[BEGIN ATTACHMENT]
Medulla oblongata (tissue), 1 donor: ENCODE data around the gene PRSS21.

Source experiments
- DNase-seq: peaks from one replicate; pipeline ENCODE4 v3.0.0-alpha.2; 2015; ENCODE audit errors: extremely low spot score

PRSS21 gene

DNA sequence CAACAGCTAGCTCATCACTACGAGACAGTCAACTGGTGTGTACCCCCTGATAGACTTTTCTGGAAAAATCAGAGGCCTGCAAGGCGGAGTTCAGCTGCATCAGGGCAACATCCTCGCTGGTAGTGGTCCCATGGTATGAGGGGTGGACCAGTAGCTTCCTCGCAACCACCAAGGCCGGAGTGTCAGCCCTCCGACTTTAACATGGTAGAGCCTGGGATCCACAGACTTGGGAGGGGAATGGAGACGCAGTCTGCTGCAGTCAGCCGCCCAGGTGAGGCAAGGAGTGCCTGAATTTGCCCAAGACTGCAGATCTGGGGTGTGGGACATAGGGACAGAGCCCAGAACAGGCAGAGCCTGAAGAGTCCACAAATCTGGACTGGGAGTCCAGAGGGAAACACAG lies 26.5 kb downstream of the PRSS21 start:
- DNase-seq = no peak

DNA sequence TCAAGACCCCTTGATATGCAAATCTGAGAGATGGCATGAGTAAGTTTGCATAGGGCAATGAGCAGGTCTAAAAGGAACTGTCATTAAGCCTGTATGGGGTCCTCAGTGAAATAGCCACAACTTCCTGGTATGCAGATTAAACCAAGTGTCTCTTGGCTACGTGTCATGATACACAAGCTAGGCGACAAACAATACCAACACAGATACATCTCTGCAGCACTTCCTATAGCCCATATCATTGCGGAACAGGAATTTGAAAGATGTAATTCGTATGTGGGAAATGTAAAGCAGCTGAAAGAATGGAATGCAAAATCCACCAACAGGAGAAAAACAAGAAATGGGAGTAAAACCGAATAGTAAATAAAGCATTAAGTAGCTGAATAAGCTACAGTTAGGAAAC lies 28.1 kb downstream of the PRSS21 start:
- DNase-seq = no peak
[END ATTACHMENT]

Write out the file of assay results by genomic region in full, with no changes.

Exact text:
Medulla oblongata (tissue), 1 donor: ENCODE data around the gene PRSS21.

Source experiments
- DNase-seq: peaks from one replicate; pipeline ENCODE4 v3.0.0-alpha.2; 2015; ENCODE audit errors: extremely low spot score

PRSS21 gene

DNA sequence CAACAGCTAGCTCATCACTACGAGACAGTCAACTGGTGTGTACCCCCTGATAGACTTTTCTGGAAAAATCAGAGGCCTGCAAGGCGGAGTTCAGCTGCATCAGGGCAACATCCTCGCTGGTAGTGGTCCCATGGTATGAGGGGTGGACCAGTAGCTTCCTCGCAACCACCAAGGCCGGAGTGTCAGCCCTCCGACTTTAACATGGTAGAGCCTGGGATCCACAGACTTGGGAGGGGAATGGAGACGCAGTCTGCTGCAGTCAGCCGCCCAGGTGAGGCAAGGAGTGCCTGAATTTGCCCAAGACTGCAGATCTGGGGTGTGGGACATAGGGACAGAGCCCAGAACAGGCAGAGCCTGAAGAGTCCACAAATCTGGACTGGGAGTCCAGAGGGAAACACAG lies 26.5 kb downstream of the PRSS21 start:
- DNase-seq = no peak

DNA sequence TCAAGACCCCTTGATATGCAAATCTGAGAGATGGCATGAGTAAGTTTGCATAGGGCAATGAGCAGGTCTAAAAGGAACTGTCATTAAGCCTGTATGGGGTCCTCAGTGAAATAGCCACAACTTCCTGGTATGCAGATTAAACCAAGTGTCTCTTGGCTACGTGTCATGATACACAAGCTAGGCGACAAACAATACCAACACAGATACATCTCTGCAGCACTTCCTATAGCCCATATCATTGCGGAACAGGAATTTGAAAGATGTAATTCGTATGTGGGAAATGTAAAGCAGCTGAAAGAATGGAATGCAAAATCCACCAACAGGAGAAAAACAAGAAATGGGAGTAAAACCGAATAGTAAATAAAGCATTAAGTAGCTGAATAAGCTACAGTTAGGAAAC lies 28.1 kb downstream of the PRSS21 start:
- DNase-seq = no peak